DC Refined: Spice up your cooking by delving into the world of spice blends

Mixing Details, Courtesy Lior Lev Sercarz 4

From DC Refined by Lani Furbank:

“There’s really not a job that’s called spice blender,” says Lior Lev Sercarz. But in 2006, Sercarz opened La Boîte, a spice shop in New York City, and became just that. After two decades working as a chef in Israel, France, and New York, he decided he wanted to focus his career on spices, so he created a job for himself as a spice blender. He uses high quality single spices to make unique blends that complement savory dishes, desserts, and cocktails.

Spices, he says, are something that people tend to take for granted or treat as an afterthought. “I’ve noticed over the years how little people knew about spices, both professionals and home cooks, and the fact that a lot of them were intimidated by using it and this idea that it’s reserved to some ethnic groups or to certain cuisines,” he says. Through his spice shop and his new book, The Spice Companion, Lior hopes to educate people about the intricacies of spices and spice blending, beyond the basics.

Sercarz delights in helping customers—even professional chefs—explore new spices. Chef Brandon Shapiro of Wildwood Kitchen in Bethesda is one of the chefs in the D.C. area using Sercarz’s spices. “Once I found [La Boîte], it was kind of the end of the search for the best spices,” Shapiro says. “When you open up a jar of his spices, the whole room smells like his spice.” Shapiro uses a variety of spice blends to highlight the Mediterranean flavors Wildwood is known for.

Sercarz and Shapiro shared their advice for food connoisseurs who are interested in spicing up their cooking.

The benefits of spice blends over individual spices:

Sercarz loves spice blends because of the practicality and versatility. For those who are new to spice blends, he recommends making a custom blend for your favorite recipe that calls for multiple spices, like a chili or a meat marinade. Measure each spice in your recipe in the correct ratios and then blend them together. This simplifies your cooking process. “It saves you a lot of time,” he says. “Instead of having five jars, you have one.”

Beyond that, he sees spice blends as a “culinary accessory” to make a mundane dish more interesting. “It’s that same piece of clothing you’re wearing over and over again, but how do you accessorize it?” he says. They can be used in multiple preparations and have a different effect each time.

Versatile spices every home cook should have:

Sercarz says you should start building your spice collection with the basics:

  • One or two high-quality salts. Pick ones that suit your cooking style.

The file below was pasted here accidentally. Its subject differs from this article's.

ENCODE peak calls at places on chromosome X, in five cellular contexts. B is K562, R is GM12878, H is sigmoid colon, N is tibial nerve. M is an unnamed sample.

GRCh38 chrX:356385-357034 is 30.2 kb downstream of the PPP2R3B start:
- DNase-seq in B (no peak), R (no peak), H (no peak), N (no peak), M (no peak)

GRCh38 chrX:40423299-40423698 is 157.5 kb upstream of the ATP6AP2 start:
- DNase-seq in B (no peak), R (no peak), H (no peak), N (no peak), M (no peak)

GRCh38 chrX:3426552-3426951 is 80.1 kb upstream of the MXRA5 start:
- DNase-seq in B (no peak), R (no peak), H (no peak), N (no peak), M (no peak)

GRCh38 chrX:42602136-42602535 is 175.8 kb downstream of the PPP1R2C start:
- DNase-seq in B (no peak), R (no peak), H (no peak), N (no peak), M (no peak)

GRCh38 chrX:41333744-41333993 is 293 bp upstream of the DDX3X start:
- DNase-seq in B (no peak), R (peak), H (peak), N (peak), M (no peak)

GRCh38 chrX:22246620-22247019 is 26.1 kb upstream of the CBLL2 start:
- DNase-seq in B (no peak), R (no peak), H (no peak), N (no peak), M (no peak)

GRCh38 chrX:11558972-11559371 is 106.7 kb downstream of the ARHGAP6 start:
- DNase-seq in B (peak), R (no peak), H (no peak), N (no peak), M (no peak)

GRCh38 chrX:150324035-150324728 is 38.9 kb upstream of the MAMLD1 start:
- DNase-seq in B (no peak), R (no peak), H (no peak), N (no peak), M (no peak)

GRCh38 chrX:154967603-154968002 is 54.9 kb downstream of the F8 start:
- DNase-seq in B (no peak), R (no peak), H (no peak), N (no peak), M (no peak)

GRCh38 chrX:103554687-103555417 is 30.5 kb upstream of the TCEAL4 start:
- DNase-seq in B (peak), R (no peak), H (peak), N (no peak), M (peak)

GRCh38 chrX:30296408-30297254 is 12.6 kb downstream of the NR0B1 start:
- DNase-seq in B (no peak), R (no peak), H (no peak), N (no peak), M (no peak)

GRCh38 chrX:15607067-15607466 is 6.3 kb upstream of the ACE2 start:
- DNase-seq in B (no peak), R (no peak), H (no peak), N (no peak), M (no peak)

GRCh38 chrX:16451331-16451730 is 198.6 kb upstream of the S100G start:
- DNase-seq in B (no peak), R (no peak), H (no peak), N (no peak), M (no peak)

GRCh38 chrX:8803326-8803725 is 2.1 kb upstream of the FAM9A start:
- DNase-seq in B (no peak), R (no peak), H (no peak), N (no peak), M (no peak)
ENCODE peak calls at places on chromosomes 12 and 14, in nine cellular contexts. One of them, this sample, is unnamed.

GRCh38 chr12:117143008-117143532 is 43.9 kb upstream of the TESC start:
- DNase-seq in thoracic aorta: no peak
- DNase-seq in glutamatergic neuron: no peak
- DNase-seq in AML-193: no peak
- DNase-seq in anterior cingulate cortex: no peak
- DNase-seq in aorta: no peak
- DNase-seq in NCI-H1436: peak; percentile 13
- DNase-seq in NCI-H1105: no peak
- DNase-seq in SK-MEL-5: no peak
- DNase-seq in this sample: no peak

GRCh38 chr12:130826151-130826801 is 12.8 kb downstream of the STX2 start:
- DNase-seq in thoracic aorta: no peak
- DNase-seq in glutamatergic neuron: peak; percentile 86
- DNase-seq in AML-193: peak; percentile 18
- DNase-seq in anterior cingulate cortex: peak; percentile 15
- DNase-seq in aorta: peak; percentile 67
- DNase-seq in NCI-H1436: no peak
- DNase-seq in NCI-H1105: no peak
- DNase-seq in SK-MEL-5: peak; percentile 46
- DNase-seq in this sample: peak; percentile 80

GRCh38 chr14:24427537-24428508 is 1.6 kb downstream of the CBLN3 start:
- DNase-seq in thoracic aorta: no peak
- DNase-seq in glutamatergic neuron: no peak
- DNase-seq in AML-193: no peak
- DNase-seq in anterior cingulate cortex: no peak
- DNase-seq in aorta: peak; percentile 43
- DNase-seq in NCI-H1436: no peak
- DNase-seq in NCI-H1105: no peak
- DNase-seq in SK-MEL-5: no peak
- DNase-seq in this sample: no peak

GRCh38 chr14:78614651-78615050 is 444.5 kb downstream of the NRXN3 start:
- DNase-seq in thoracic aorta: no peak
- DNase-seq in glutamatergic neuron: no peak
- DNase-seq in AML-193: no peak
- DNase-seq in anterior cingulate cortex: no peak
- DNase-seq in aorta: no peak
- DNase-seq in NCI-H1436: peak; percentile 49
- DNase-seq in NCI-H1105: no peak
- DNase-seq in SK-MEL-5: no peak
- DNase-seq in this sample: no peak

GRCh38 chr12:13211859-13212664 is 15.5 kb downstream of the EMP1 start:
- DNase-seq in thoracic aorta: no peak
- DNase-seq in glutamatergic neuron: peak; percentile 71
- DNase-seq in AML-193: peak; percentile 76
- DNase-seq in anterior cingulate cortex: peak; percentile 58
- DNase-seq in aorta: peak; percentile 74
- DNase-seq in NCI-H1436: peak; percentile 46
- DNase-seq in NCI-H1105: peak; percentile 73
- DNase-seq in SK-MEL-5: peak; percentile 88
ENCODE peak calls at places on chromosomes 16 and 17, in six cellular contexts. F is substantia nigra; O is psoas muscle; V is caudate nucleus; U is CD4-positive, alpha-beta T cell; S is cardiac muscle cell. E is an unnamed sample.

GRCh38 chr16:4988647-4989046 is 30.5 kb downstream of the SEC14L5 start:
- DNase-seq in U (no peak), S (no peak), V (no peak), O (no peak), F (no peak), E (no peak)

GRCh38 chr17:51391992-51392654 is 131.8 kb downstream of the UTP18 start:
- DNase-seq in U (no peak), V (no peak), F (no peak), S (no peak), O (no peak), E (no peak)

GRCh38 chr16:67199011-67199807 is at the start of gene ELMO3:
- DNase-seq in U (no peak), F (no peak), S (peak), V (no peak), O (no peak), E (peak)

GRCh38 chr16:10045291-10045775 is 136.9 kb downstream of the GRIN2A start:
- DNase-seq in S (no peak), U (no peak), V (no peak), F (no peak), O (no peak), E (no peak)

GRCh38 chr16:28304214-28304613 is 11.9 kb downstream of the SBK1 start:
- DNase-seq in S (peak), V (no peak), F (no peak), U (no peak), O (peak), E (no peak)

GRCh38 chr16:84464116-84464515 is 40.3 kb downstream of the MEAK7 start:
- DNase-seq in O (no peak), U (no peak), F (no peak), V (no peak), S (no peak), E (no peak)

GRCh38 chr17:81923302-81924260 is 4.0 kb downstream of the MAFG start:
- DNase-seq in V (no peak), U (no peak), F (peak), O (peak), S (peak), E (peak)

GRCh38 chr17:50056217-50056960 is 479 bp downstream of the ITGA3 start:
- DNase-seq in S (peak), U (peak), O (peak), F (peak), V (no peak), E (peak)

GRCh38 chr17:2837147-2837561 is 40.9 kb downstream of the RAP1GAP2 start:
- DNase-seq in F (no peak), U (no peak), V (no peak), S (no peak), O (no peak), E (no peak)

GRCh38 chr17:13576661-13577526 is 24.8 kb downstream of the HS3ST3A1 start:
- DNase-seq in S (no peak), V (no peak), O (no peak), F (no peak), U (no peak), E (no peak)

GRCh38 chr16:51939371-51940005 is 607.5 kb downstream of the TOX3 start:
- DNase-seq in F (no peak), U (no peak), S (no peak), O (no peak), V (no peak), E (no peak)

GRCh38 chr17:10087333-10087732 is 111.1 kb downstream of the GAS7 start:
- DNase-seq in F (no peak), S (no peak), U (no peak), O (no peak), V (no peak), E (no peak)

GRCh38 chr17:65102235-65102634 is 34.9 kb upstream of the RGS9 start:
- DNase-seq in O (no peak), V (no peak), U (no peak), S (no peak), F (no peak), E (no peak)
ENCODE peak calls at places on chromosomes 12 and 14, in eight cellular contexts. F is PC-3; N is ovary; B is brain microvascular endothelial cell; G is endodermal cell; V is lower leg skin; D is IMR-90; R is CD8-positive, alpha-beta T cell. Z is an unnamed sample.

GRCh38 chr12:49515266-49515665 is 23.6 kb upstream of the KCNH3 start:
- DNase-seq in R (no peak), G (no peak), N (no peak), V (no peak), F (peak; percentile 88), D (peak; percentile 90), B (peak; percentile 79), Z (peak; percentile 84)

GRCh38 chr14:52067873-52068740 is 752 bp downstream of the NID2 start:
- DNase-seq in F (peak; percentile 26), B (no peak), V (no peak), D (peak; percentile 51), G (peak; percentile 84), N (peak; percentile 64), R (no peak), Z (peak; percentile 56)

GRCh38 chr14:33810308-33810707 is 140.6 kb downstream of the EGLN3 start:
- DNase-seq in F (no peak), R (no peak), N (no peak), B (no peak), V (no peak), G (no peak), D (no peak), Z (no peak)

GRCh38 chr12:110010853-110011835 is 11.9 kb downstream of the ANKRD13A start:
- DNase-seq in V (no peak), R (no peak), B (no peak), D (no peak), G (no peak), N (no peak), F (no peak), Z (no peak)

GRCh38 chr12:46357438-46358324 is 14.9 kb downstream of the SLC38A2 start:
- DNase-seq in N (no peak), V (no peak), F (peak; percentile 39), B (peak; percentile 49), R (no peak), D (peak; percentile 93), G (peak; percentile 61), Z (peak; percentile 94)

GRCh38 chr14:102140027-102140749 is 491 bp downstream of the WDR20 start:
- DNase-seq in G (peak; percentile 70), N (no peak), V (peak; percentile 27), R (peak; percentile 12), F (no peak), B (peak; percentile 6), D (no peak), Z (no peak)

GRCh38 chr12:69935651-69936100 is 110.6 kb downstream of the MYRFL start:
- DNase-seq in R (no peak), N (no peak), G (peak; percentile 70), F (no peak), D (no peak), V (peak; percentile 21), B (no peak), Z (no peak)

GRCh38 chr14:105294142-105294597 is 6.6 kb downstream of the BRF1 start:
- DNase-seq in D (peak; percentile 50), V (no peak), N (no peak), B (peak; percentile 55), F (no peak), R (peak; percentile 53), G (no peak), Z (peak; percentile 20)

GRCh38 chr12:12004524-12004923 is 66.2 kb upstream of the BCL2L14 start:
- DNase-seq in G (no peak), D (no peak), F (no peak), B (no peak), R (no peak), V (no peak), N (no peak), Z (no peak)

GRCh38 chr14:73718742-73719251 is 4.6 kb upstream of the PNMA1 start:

• One high-quality pepper. Taste black, green, and white peppers to find your favorite.
  • Chili for heat. Choose powdered or flaked, depending on your preference.
  • Cardamom, cloves, and nutmeg for sweetness.
  • Smoked paprika to add complexity and to give vegetarian dishes a meaty quality.
  • Cumin.
  • Fennel seeds.

The biggest mistakes home cooks can make with spices:

  • Holding onto old spices for too long. While spices don’t technically go bad, they should only be kept for about a year, according to Sercarz. After that they lose their flavor and aroma. To ensure that you use your spices in a timely manner, incorporate them into dishes whenever you can and avoid buying huge quantities.
  • Keeping spices you don’t use. Sercarz recommends going through all of the spices you own to find a use for them. Taste them, smell them, research them, and then add them to a dish!
  • Only pulling out certain spices for a special occasion or dish. Cloves aren’t just for pumpkin pie, Sercarz says. Use them year-round in coffee, yogurt, or on toast.

How to shop for high quality spices:

Sercarz offers a wide variety of individual spices and blends through his online shop, but he says you can also find great products at high-end supermarkets. Here is his advice for picking spices:

  • When a store offers samples to smell and taste, it’s a vote of confidence for their product.
  • Look for glass containers rather than bags. This extends their shelf life.
  • Evaluate the spices visually. If the label says black peppercorns, you don’t want your product to have lots of dust particles or different colored peppercorns. Make sure the color of ground spices is vibrant.
  • Steer clear of discounted spices. A spice might be on sale because it is too old or of poor quality.
  • Look for a “best by” date on the container.
  • A single source or varietal of a spice is also a good sign.”

Read the rest of the advice and see one of Chef Brandon Shapiro’s spice-infused recipes here!

Featured photo courtesy of Lior Lev Sercarz.